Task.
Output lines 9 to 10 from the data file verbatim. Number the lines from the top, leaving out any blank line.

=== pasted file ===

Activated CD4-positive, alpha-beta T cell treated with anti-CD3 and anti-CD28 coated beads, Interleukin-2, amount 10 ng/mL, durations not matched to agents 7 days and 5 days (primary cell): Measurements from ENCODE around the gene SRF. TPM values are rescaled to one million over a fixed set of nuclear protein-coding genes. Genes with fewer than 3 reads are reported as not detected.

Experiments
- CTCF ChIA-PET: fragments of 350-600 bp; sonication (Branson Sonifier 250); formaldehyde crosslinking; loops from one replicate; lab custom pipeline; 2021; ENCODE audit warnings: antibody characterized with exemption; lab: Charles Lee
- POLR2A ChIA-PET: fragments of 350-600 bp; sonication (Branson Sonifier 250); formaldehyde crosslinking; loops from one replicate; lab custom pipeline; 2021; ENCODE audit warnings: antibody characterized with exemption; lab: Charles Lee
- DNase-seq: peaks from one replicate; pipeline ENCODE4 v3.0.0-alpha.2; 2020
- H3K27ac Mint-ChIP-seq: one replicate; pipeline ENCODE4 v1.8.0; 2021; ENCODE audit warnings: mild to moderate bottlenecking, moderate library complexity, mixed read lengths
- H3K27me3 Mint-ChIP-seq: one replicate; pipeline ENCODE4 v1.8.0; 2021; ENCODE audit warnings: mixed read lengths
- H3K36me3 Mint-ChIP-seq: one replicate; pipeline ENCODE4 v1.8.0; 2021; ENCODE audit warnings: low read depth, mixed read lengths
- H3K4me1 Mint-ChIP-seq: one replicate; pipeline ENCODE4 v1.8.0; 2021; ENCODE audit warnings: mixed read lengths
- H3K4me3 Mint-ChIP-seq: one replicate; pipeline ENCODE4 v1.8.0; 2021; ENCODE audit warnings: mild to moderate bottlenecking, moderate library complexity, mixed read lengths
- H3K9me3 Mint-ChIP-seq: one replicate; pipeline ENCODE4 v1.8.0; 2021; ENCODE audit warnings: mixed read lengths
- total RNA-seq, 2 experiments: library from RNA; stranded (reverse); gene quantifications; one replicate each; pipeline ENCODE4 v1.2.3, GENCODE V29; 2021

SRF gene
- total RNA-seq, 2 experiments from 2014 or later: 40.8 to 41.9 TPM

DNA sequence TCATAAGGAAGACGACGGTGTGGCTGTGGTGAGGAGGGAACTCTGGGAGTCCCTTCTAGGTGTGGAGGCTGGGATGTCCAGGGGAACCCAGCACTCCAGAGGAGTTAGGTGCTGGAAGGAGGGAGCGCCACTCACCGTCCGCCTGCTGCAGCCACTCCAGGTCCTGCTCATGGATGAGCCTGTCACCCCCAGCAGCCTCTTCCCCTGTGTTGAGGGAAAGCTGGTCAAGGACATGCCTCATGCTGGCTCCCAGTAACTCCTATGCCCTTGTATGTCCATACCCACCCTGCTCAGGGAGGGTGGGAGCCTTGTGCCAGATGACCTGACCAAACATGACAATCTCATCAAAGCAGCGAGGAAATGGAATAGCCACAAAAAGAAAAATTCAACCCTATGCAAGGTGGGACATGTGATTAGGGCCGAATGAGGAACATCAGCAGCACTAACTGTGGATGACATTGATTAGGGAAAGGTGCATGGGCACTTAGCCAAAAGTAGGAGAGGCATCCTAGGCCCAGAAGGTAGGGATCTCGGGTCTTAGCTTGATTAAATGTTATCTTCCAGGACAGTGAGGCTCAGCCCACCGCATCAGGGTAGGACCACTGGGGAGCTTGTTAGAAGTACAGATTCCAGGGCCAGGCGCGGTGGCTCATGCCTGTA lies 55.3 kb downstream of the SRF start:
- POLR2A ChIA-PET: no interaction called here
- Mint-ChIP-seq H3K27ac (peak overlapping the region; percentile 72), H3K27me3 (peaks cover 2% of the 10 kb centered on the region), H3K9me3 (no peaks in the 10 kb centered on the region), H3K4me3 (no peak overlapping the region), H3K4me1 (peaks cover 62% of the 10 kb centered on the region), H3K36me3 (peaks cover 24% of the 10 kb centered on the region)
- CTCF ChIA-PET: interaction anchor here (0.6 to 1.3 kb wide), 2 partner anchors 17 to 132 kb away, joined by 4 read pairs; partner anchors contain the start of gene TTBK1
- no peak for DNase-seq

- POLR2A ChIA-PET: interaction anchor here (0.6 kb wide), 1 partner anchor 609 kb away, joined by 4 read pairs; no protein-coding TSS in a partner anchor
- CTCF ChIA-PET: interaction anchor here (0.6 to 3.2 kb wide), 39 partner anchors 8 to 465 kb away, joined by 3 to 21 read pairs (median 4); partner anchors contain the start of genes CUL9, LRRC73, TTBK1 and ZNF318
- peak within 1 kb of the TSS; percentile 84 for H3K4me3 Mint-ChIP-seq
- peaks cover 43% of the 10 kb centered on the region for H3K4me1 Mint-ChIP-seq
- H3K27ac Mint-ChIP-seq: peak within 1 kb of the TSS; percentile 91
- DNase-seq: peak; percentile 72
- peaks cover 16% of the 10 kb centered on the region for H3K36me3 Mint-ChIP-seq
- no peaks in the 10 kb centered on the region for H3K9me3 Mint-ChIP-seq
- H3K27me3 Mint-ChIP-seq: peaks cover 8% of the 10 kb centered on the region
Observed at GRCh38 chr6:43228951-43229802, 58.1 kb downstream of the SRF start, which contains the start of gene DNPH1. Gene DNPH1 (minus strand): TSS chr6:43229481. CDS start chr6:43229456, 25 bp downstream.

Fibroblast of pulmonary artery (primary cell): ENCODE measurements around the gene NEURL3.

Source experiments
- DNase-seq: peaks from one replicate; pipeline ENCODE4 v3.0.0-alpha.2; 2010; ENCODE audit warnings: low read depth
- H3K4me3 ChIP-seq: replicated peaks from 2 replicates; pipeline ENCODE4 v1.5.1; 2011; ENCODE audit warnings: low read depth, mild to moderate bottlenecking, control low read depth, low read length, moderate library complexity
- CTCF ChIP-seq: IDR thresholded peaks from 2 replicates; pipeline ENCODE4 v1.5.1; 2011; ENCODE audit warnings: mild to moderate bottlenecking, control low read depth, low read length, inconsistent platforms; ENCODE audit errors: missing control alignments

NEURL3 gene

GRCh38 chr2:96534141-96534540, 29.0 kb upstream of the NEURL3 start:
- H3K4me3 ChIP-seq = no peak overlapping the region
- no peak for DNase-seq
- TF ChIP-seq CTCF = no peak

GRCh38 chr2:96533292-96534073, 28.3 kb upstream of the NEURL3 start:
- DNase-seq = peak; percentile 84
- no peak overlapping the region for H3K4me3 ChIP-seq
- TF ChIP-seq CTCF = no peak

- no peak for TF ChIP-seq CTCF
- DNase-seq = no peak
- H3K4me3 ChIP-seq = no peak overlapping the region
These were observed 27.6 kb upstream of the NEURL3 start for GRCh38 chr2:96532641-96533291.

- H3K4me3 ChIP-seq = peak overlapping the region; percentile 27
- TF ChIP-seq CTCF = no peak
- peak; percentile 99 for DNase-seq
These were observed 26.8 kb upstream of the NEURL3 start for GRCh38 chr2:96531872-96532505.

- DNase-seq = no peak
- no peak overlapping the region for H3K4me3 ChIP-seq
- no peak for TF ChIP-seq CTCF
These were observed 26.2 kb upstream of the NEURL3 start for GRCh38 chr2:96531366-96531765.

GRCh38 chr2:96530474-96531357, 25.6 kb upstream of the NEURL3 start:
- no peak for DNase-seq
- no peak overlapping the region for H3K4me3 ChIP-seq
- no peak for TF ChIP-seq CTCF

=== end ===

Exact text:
- H3K4me1 Mint-ChIP-seq: one replicate; pipeline ENCODE4 v1.8.0; 2021; ENCODE audit warnings: mixed read lengths
- H3K4me3 Mint-ChIP-seq: one replicate; pipeline ENCODE4 v1.8.0; 2021; ENCODE audit warnings: mild to moderate bottlenecking, moderate library complexity, mixed read lengths